LOW MOOR — Like school divisions around the state, Alleghany Highlands Public Schools is developing and implementing an ALL In Virginia Plan.
ALL In Virginia, announced by Governor Glenn Youngkin on Sept. 7, is a plan to help support students in attending school and in catching up on learning that was disrupted during the COVID-19 pandemic. The plan also provides support for the Virginia Literacy Act, a law that promotes effective reading instruction. The letters in ALL stand for attendance, literacy, and learning.
Melinda Snead-Johnson from the AHPS leadership team is guiding the school division’s efforts in response to ALL In Virginia. She is working with school and division leaders to develop a budget that focuses on key areas. The school division will receive approximately $1.3 million in special funding from the state to support its efforts.
The state is allocating $418 million in learning loss resources to school divisions and recommends that the money be used for tutoring, Literacy Act implementation, and steps to address chronic absenteeism. Approximately 70 percent of the state money is to be used for high-impact tutoring.
A key component of the ALL In Virginia plan is special tutoring for students in grades 3-8. State-wide data, based on Standards of Learning test scores, show that students in grades 3-8 are still struggling to recover from learning loss.
“We are extremely impressed by our principals and teachers who have worked quickly to develop plans for providing even more help to our students,” said Kim Halterman and Snead-Johnson, leaders of AHPS.
“We know the AHPS staff was already providing lots of support for our students, and it is exciting to see what we may be able to accomplish with the additional funds from the state,” they said. “We are also grateful for individuals in the community who have stepped forward seeking to help students through this new program.”
This fall, Sharon Elementary, Mountain View Elementary, Jeter-Watson Elementary, Callaghan Elementary, and Covington Middle School will begin implementing tutoring plans for students in grades 3-8. Citizens in the community who may wish to assist with tutoring should contact the appropriate principal. To maximize student participation, many tutoring opportunities for AHPS students will be provided during the course of the school day. As a proactive step, the Alleghany Highlands School Board approved several tutors at its Oct. 16 regular meeting.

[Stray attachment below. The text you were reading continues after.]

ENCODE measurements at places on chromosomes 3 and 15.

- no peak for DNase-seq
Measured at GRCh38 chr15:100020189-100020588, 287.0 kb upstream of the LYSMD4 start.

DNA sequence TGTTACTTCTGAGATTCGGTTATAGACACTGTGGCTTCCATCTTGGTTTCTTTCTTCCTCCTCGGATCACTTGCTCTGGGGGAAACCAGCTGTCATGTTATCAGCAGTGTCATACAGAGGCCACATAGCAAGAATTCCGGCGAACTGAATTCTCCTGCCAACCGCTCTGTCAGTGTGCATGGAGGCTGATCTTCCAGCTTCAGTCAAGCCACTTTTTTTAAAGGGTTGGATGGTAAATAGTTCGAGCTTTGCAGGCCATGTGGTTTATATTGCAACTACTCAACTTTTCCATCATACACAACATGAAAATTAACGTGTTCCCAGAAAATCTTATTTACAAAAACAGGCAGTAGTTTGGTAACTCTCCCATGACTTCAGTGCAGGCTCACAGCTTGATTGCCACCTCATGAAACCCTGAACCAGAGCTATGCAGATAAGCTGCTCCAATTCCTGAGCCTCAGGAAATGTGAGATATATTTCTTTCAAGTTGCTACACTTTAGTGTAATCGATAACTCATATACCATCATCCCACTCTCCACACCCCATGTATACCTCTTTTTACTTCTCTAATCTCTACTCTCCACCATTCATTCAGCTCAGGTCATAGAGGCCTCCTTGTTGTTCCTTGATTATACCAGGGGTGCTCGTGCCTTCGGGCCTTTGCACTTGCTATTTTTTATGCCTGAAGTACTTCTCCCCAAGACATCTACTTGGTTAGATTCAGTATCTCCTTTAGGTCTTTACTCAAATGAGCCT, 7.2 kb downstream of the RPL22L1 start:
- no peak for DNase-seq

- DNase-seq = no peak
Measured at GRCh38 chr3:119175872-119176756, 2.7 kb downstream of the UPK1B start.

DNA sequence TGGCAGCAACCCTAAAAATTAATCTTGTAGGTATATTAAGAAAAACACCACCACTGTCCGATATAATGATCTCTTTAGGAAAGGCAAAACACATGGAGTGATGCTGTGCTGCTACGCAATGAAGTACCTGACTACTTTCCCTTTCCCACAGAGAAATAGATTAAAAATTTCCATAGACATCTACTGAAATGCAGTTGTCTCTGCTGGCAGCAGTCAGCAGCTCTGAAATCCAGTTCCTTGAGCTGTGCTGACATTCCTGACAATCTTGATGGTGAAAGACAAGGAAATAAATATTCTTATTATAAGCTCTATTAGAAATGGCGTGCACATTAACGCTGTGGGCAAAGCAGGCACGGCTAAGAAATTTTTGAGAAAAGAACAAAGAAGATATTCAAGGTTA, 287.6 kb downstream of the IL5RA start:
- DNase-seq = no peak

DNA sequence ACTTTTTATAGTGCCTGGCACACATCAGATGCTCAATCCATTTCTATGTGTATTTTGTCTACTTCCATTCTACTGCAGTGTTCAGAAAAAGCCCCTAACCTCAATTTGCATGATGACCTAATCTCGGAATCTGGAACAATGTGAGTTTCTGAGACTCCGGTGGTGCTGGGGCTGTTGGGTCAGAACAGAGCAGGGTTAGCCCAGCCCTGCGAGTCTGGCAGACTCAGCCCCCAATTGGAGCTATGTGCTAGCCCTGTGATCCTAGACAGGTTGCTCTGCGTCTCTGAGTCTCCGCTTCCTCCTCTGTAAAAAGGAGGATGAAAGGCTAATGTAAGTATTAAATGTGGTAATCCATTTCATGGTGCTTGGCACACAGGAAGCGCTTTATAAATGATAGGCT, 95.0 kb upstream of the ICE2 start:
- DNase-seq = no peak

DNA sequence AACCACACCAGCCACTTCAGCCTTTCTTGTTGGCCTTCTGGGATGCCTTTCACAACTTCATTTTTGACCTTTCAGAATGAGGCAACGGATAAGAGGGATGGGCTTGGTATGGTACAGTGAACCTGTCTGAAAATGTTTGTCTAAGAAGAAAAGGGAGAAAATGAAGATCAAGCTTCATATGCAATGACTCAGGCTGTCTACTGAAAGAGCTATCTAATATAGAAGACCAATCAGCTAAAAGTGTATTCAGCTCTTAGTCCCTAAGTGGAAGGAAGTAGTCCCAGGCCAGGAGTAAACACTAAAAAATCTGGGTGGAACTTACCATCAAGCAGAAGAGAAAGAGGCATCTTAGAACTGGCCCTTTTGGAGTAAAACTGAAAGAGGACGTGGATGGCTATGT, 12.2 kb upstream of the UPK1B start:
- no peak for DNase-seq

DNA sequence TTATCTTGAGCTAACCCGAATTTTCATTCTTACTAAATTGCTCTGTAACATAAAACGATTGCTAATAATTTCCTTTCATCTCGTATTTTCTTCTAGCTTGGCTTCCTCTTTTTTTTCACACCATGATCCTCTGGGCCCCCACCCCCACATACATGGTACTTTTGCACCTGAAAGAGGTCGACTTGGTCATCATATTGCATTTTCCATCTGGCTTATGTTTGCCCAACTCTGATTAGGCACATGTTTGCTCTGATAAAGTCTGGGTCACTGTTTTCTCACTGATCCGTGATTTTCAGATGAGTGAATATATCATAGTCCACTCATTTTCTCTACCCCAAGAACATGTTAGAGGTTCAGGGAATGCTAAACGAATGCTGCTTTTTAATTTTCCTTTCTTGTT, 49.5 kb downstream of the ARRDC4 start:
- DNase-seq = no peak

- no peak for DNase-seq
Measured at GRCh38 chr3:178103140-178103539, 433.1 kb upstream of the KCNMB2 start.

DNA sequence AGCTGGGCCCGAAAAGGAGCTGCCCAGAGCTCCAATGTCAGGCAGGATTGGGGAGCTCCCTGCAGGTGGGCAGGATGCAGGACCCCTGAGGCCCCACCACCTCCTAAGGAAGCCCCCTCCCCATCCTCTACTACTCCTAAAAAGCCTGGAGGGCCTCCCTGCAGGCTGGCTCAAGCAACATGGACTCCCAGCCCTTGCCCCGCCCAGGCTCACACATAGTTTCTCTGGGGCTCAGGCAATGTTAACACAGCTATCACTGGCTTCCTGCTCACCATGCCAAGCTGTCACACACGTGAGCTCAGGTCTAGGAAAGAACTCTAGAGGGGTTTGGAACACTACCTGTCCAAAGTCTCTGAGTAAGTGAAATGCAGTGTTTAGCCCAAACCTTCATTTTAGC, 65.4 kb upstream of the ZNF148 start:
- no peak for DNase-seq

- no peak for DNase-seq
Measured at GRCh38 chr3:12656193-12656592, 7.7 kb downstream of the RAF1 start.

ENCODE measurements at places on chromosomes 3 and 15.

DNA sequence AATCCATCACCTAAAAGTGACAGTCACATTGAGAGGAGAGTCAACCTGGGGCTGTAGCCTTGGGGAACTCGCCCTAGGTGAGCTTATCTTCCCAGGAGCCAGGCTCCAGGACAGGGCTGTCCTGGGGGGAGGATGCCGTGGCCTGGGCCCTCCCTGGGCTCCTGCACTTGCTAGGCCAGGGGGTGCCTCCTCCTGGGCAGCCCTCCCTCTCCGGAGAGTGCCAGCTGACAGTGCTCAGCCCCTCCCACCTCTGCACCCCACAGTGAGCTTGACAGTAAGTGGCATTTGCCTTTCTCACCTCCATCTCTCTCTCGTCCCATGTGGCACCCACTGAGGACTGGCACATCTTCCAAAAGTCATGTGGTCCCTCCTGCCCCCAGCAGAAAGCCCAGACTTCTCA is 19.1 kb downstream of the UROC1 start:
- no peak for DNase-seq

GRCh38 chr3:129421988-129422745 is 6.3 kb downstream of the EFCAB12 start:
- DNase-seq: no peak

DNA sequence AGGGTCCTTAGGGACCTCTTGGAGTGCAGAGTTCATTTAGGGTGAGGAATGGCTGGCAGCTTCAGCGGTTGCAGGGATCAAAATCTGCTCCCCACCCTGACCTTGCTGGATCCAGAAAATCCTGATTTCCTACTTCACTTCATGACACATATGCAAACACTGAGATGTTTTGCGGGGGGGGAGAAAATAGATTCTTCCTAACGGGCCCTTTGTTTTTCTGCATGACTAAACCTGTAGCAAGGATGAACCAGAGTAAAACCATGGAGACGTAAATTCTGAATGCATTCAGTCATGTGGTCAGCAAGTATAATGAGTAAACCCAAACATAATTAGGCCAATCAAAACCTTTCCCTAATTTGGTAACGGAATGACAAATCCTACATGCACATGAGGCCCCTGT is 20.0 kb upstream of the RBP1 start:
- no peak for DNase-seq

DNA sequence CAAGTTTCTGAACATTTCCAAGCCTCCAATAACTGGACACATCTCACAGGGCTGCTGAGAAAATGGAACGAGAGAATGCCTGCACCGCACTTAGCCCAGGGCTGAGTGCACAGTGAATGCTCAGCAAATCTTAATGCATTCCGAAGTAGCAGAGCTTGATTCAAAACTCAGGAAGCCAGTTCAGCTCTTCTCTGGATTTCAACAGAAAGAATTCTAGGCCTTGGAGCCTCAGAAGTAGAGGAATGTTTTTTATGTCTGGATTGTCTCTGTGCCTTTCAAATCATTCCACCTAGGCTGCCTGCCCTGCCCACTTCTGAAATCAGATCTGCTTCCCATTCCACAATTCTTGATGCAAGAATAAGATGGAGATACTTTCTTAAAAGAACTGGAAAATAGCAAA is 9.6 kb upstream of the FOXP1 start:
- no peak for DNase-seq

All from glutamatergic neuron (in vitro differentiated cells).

As part of the tutoring initiative, students in grades 3-8 across the Commonwealth of Virginia will be provided access to two online tutoring programs provided by the state. While information on access for the programs is incomplete at this time, parents should watch for additional information from their child’s school. The programs may be used at home and can be used during the school day as well.
AHPS Supervisor of Customized Learning Cindy Fox is the school division’s champion for student attendance. She is working to ensure parents and students understand the importance of regular school attendance.
“AHPS recognizes that good attendance is essential to academic success. But far too many students are at risk academically because they are chronically absent. Chronic absence is described as missing 10 percent of the school year—or about 18 days— for any reason,” said Fox.
Chronic absenteeism has been an issue across the country as schools attempt to recover from the effects of the pandemic and get students back into the classroom. Federal data from the 2021-2022 school year shows that more than 70 percent of schools saw increases in chronic student absenteeism since the onset of the pandemic. In Virginia, about 27 percent of schools had a chronic absenteeism rate above 25 percent for the 2021-2022 school year, according to a survey conducted by the Virginia Association of School Superintendents.
During the 2022-2023 school year, chronic absenteeism in Alleghany Highlands Public Schools ranged from 18 percent at Sharon Elementary School to 39 percent at Alleghany High School.
Poor attendance can influence whether children read proficiently by the end of third grade. When students improve their attendance rates, they improve their academic prospects and chances for graduating.
Principals and other school staff also routinely encourage students to attend school. AHPS emphasizes that it is important for parents to communicate with their children’s school about any attendance challenges they may be having.
“No matter your role in the community, please know that your praise for students attending school regularly can be a big help,” said Halterman and Snead-Johnson. “The school division believes good school attendance promotes both learning and good citizenship habits, including workplace readiness.”
The school division will also continue to support advanced training for teachers on effective reading instruction using ALL In Virginia funds. Training has also been provided to teachers on these techniques using Elementary and Secondary School Emergency Fund Relief (ESSER)/pandemic funding, at-risk state funding, and Title I and Title IV federal monies.
A recent blog published by the school division discusses its approach to effective reading instruction, also known as the science of reading, and is accessible at www.ahps.k12.va.us under “Instruction News.”
The Alleghany Highlands Public Schools Division was formed on July 1, 2022, when Alleghany County Public Schools, Covington City Public Schools, and Jackson River Technical Center merged. The school division is jointly funded by Alleghany County and the City of Covington. It serves approximately 2,700 students.
AHPS news and events are regularly updated on Facebook at AHPublicSchools and on Instagram at ahpublicschools. Information is also available at www.ahps.k12.va.us.
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